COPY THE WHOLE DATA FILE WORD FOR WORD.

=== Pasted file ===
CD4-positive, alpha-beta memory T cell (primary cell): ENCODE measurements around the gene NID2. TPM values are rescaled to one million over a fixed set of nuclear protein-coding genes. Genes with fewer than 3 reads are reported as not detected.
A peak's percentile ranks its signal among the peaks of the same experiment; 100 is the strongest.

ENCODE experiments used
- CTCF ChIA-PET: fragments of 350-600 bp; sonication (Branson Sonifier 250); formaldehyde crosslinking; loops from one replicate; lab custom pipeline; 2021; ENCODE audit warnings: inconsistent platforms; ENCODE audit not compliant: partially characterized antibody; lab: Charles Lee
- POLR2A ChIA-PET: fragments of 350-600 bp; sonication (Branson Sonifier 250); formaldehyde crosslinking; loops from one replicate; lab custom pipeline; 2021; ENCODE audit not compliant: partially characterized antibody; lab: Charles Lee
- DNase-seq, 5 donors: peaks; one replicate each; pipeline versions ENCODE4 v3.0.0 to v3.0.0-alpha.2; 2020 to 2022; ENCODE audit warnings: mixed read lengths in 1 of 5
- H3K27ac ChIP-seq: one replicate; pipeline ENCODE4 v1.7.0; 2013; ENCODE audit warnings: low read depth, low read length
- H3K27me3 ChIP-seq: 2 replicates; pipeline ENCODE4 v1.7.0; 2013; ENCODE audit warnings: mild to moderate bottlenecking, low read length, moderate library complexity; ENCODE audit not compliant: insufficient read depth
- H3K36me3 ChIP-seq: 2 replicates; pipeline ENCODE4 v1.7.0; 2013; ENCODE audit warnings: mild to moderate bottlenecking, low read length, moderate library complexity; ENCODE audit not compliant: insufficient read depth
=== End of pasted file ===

CD4-positive, alpha-beta memory T cell (primary cell): ENCODE measurements around the gene NID2. TPM values are rescaled to one million over a fixed set of nuclear protein-coding genes. Genes with fewer than 3 reads are reported as not detected.
A peak's percentile ranks its signal among the peaks of the same experiment; 100 is the strongest.

ENCODE experiments used
- CTCF ChIA-PET: fragments of 350-600 bp; sonication (Branson Sonifier 250); formaldehyde crosslinking; loops from one replicate; lab custom pipeline; 2021; ENCODE audit warnings: inconsistent platforms; ENCODE audit not compliant: partially characterized antibody; lab: Charles Lee
- POLR2A ChIA-PET: fragments of 350-600 bp; sonication (Branson Sonifier 250); formaldehyde crosslinking; loops from one replicate; lab custom pipeline; 2021; ENCODE audit not compliant: partially characterized antibody; lab: Charles Lee
- DNase-seq, 5 donors: peaks; one replicate each; pipeline versions ENCODE4 v3.0.0 to v3.0.0-alpha.2; 2020 to 2022; ENCODE audit warnings: mixed read lengths in 1 of 5
- H3K27ac ChIP-seq: one replicate; pipeline ENCODE4 v1.7.0; 2013; ENCODE audit warnings: low read depth, low read length
- H3K27me3 ChIP-seq: 2 replicates; pipeline ENCODE4 v1.7.0; 2013; ENCODE audit warnings: mild to moderate bottlenecking, low read length, moderate library complexity; ENCODE audit not compliant: insufficient read depth
- H3K36me3 ChIP-seq: 2 replicates; pipeline ENCODE4 v1.7.0; 2013; ENCODE audit warnings: mild to moderate bottlenecking, low read length, moderate library complexity; ENCODE audit not compliant: insufficient read depth